Lore Rosenthal, a Greenbelt environmental activist, not only talks the talk about global climate change, she also walks the walk — in this case, a walk of more than 60 miles in six days to raise awareness.
Rosenthal took part in the Walk for Our Grandchildren, a 62-mile journey by foot from Harpers Ferry Hostel and Campground in Knoxville on July 21 to Lafayette Park in Washington, D.C., camping out along the way.
Rosenthal, 55, has no children or grandchildren, but said the name of the walk took on a very special meaning.
“For me, it was more metaphorical. It was about walking for the seventh generation,” she said, referring to a concept in the environmental movement that takes into consideration the effects an action will have seven generations into the future.
“We’re borrowing from the future everything we use now,” Rosenthal said. “What is the impact of our actions going to be 100 years from now? Everything is going to have a reverberating effect.”
Rosenthal, along with two friends from Howard County and one from the District, were among over 70 “through-walkers,” people who walked several days. Others, referred to as “day walkers,” walked part of the journey, usually a day.
Greg Yost of Asheville, N.C., one of the walk organizers, said this was the first year and the turnout was higher than expected, with some walkers coming from New England, California and Washington state.
“This was our first walk, but the energy and response to it was so tremendous, we are already dreaming of how to build on it for a future event,” Yost said.
Marjorie Gray, 66, of Greenbelt was one of the day walkers, joining the walk in Dickerson on July 24 and walking more than 12 miles to Riley’s Lock on the Potomac River near Darnestown.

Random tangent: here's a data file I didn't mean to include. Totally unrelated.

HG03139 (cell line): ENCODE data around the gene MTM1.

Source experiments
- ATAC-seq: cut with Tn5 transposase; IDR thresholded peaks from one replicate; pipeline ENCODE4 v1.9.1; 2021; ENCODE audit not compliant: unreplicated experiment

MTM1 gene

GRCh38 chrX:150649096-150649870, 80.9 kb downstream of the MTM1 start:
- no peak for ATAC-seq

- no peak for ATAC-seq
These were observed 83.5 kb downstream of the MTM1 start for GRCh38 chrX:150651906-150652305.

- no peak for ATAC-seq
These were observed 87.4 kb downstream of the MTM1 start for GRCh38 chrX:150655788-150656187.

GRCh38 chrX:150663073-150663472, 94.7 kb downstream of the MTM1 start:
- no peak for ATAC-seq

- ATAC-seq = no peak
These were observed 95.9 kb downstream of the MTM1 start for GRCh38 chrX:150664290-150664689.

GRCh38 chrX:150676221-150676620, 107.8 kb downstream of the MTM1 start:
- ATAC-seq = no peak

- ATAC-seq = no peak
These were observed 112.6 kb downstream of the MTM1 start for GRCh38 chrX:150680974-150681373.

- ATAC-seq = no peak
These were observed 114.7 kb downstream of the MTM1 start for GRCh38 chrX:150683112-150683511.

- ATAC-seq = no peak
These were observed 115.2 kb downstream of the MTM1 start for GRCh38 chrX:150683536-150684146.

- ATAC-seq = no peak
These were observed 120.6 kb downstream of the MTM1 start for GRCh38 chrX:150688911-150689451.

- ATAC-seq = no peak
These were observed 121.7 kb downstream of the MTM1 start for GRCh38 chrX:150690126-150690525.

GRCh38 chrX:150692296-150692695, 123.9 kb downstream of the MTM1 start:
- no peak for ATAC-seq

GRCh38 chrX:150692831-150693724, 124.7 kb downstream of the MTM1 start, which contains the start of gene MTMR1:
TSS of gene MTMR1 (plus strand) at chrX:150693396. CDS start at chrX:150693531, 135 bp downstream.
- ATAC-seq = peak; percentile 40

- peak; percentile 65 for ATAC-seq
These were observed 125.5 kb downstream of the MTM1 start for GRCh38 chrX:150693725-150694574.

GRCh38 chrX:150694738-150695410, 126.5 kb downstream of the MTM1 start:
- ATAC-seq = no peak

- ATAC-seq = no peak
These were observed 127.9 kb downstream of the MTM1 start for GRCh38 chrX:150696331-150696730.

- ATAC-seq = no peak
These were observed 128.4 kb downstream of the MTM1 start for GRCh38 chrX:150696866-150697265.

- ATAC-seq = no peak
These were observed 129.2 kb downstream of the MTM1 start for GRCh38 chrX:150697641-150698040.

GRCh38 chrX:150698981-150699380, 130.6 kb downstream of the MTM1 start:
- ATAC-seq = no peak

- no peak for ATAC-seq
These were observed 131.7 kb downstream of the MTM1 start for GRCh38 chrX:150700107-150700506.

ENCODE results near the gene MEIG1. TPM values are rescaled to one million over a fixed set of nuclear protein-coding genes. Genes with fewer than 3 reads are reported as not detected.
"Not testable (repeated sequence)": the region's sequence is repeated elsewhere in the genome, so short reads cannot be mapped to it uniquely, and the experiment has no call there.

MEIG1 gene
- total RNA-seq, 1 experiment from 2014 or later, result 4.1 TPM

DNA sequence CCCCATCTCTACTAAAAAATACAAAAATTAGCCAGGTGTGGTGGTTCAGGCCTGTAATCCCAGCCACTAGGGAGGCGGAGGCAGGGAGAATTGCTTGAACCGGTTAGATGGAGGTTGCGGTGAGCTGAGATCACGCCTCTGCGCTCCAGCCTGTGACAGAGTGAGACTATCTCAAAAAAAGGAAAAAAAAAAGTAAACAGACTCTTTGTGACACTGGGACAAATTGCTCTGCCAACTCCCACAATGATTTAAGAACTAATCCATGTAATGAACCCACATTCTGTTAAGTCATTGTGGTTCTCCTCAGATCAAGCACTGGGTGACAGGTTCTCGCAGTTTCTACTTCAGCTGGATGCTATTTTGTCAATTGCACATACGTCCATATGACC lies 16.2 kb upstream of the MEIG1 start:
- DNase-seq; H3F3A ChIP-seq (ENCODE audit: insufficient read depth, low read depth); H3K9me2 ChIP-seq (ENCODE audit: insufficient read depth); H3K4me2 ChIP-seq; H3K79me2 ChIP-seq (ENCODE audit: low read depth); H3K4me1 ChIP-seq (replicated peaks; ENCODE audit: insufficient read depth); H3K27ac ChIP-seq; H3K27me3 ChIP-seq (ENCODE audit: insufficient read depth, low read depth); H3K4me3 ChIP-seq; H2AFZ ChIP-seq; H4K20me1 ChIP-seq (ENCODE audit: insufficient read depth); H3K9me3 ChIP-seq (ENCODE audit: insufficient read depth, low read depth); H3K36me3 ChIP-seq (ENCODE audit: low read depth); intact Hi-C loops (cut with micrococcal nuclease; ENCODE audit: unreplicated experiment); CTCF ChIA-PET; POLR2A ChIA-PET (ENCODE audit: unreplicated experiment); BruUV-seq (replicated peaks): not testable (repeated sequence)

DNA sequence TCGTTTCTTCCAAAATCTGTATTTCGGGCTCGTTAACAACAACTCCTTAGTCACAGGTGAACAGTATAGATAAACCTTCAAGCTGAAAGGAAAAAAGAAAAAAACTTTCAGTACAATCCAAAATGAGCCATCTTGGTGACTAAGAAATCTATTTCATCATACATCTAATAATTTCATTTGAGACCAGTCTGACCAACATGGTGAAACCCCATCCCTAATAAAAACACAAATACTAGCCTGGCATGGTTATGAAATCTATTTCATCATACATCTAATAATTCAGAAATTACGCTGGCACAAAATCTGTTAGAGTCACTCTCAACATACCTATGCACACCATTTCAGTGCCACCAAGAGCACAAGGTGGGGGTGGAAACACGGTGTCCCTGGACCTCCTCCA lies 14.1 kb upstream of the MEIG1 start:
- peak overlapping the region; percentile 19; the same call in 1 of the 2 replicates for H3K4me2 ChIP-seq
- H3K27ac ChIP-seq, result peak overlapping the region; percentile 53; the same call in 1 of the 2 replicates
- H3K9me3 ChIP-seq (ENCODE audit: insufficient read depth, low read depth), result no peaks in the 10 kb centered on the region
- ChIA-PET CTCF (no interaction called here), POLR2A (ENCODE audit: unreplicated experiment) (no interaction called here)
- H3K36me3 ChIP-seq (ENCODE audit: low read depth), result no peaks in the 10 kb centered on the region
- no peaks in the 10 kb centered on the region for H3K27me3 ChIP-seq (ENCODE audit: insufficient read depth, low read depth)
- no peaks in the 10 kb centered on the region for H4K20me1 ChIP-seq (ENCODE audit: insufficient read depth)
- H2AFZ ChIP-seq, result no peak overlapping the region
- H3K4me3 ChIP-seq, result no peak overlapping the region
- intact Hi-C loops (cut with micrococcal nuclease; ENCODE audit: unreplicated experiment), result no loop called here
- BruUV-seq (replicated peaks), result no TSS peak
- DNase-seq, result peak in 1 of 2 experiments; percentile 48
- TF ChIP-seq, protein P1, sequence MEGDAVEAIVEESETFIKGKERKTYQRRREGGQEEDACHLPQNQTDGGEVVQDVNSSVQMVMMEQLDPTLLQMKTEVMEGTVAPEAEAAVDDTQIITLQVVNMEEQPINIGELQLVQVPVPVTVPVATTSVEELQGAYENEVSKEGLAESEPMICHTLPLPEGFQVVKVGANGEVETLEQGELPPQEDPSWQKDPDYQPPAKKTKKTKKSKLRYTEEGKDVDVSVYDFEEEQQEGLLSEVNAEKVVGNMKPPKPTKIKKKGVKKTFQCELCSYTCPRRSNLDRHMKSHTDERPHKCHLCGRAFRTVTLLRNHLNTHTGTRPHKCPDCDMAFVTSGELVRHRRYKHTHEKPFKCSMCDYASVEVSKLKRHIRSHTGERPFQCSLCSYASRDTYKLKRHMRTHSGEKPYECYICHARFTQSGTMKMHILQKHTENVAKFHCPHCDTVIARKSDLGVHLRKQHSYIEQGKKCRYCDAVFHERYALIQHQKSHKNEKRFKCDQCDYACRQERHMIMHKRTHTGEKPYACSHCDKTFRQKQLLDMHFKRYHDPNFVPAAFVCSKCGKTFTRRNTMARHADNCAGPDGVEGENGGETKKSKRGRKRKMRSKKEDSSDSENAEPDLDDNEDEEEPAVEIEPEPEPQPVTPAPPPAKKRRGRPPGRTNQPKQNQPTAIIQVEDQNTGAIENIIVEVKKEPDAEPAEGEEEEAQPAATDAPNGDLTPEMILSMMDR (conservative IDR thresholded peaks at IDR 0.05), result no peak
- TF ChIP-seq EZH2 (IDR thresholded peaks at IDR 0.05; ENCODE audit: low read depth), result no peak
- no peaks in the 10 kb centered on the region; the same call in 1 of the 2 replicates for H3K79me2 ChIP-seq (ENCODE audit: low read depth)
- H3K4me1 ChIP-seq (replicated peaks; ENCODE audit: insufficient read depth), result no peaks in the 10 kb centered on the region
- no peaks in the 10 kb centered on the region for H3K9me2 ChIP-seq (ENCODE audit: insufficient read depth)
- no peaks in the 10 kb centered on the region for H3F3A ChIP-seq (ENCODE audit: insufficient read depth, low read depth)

“I never walked so far in my life. I never thought I could make it,” Gray said of her journey, adding that the time went faster talking with so many interesting people.
Gray, a member of the Chesapeake Climate Action Network, a grassroots nonprofit working to combat climate change in the Washington, D.C., Virginia, and Maryland area, said she joined the walk for her grandchildren.
“I have four grandchildren and I am very concerned about their future,” Gray said, citing a number of environmental issues, such as global warming and water pollution. “Our children and grandchildren will see what we are doing and will grow up with an understanding of how important our environment is.”
Although the walk was long, Rosenthal said she was heartened by speaking with walkers from other parts of the country.
“Every couple of miles, you ended up walking next to a different person, with different concerns, different interests, different perspectives, leading into a new conversation,” Rosenthal said.
On her walk, Rosenthal also carried a letter from Micah Hughes, the 7-year-old daughter of her friend Megan Hughes, a former Greenbelt resident who now lives in North Carolina, to support and encourage Rosenthal.
“She had written that the walk was a protest and that it was about climate change, and that she is planning to write President Obama about protecting polar bears,” Megan Hughes said.
Rosenthal said she thinks the goal did well in accomplishing its goals of raising awareness of environmental issues.
“Climate change solutions will not happen overnight,” Rosenthal said. “I’ll probably be working on global climate change until the day I die.”